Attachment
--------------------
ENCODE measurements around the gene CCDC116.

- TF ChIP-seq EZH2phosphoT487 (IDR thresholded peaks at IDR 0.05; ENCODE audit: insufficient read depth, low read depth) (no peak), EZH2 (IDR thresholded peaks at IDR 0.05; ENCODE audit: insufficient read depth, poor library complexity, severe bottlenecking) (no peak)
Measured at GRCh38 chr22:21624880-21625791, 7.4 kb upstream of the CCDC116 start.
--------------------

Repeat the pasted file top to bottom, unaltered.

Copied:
ENCODE measurements around the gene CCDC116.

- TF ChIP-seq EZH2phosphoT487 (IDR thresholded peaks at IDR 0.05; ENCODE audit: insufficient read depth, low read depth) (no peak), EZH2 (IDR thresholded peaks at IDR 0.05; ENCODE audit: insufficient read depth, poor library complexity, severe bottlenecking) (no peak)
Measured at GRCh38 chr22:21624880-21625791, 7.4 kb upstream of the CCDC116 start.